Best Laid Plans
Best Laid Plans
Friday was Adolfo Carrion’s last day working for the Obama administration. He had been ensconced for the past two years in a corner office on the 35th floor of the Jacob K. Javits Federal Building downtown, serving as director of HUD Region 2, which is where The Observer met him a few weeks ago to discuss the president‘s flagging urban agenda.
Bronx paraphernalia filled the glass-line space. Near the doorway was a green highway sign, WELCOME TO THE BRONX. On a bookshelf behind his desk, beside family photos, books (Sonia Sotomayor’s biography, Thomas Friedman’s The World Is Flat) and hardhats of special significance, rested a miniature subway sign for the 161st Street-Yankees Stadium stop. Along the wall stood a T.V. tuned to CNBC, framed newspaper clippings, and not one but two Yankees groundbreaking shovels, one of which had a bat for a handle. Pinstriped paraphernalia was everywhere, declaring the Manhattan-born, Bronx-bred politician’s on-field allegiance.
Mr. Carrion left the Bronx to go work for the administration, first on the campaign trail, then as the inaugural director of the White House Office of Urban Affairs. He left that position to come work at HUD, a move many saw as a demotion, though he insists it was always part of his plan.
From his corner office on the 35th floor of the Jacob K. Javits Federal Building downtown, Adolfo Carrion could once survey much of his domain. The regional administrator for HUD Region 2, Mr. Carrion was responsible for the federal government’s housing and urban development projects in New York and New Jersey. Stretching out before the floor-to-ceiling windows is lower Manhattan. Brooklyn and Queens are off to the left. Staten Island and the Statue of Liberty peek out from behind the towers of downtown. Out across the harbor to the right is Jersey City and, off in the distance, Newark. Glory and destitution in one vista.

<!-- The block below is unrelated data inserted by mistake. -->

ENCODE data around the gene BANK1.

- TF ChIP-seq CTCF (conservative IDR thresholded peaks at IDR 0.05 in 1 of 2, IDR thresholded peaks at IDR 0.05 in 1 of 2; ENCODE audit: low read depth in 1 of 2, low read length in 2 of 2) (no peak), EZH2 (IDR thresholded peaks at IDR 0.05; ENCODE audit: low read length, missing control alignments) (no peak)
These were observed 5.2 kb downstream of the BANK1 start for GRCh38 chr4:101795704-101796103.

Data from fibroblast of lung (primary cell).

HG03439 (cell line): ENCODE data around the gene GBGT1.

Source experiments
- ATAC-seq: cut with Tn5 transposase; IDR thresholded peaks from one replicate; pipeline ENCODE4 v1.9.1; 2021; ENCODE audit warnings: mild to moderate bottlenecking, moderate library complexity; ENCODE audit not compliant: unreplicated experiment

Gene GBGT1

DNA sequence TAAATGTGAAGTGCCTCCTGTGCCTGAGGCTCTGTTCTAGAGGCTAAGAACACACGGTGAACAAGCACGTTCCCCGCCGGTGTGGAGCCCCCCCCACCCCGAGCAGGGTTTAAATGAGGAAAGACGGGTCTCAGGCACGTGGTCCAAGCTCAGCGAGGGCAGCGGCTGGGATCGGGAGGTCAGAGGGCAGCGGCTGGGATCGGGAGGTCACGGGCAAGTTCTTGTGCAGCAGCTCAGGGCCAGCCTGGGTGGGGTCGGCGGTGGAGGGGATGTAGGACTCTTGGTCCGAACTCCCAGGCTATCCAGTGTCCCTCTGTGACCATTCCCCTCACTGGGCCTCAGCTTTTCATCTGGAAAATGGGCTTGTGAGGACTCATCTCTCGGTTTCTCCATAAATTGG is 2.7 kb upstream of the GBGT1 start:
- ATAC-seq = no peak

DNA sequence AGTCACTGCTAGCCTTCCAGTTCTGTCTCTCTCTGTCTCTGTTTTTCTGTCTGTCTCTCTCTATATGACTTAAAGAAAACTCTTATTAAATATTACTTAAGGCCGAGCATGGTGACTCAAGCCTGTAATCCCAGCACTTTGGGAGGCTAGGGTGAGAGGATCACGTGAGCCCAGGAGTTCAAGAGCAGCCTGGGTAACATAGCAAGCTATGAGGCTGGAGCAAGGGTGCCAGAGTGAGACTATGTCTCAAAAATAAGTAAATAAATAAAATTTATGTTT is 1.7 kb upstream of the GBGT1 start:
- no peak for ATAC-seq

Peering down, it is easy to see a century’s worth of transformational urban development. The redbrick monoliths of the New York Housing Authority, the brainchild of Robert Moses and the WPA, abound. Idyllic towers propagated by LaGuardia, Rockefeller, Lindsay and a thousand other urban dreamers, these are the projects that deteriorated into The Projects. Ringing the Battery and over the bridges to Long Island are the FDR, the West Side Highway, the BQE and the rest of Moses’s great interstate network. After four decades, Battery Park City is nearly complete, built on the landfill dredged up by the World Trade Center. More than $20 billion in Liberty bonds is at work rebuilding the Trade Center and other pieces of lower Manhattan, ravaged on 9/11.
Yet for all this work, it is hard to recognize a marquee project, a bright shining beacon of the Obama administration on the scale of those that came before.